Understanding and documenting variation in human genomes

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To understand disease one needs to understand the genetic variations that underlie it. Many tools exist that predict the deleteriousness of variants in the human genome; PolyPhen2, SIFT or CADD (combined annotation dependent depletion), to name only a few examples.  On page 109 of our March issue Yuval Itan et al. present the mutation significance cutoff (MSC) to replace a global threshold for calling variants deleterious, often used for CADD scores, with a gene-level threshold. For MSC, as for any other variant prediction tool, it was important to validate the quality of the predictions with variants known to be deleterious. Established mutation databases are often used as ground truth to test the quality of prediction tools.  MSC, for example, was validated against variants found in two large databases, HGMD and ClinVar.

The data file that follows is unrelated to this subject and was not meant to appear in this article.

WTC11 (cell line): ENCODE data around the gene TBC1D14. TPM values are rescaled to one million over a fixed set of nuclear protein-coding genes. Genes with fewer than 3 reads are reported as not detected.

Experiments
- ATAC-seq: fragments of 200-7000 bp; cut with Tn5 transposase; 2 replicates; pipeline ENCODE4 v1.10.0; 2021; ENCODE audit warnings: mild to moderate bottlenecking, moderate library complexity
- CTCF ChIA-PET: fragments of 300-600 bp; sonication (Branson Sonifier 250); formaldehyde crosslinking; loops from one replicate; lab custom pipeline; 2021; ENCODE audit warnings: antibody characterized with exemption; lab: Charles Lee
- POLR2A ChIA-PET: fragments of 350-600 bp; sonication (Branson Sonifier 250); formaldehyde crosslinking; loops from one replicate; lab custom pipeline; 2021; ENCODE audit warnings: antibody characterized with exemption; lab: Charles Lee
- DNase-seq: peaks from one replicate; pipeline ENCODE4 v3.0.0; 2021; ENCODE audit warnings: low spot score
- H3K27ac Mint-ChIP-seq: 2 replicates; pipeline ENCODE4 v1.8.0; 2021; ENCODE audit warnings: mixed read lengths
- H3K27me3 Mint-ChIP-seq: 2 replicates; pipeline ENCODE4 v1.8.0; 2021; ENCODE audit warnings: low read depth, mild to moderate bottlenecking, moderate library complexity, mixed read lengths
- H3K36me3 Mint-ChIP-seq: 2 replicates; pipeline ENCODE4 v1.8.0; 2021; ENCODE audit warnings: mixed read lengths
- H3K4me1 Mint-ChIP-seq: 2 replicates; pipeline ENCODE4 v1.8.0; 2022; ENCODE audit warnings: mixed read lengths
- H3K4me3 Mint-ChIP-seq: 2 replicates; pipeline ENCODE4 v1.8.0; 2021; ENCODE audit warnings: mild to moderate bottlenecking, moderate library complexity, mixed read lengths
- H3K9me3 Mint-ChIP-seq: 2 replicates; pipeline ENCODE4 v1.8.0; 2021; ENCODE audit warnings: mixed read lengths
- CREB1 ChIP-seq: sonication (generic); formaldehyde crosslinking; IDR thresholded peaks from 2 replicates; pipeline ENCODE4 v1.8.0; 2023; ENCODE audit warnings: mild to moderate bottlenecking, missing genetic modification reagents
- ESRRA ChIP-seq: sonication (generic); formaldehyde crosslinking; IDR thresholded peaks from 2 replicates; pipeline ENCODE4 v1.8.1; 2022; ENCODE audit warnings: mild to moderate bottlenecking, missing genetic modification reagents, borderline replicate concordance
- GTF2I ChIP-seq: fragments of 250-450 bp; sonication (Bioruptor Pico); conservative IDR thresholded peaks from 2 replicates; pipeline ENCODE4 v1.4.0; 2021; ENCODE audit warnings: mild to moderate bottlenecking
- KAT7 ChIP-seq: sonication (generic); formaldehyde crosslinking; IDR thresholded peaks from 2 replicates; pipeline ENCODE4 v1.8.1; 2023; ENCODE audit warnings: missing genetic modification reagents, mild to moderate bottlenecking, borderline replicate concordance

The February editorial discusses the strength and limitations of large human variation databases and emphasizes the importance of sharing variant data in publicly accessible databases. We encourage our readers to share their experience with these databases and to recommend their favorite ones.

Nicole Rusk

Senior Editor, Springer Nature

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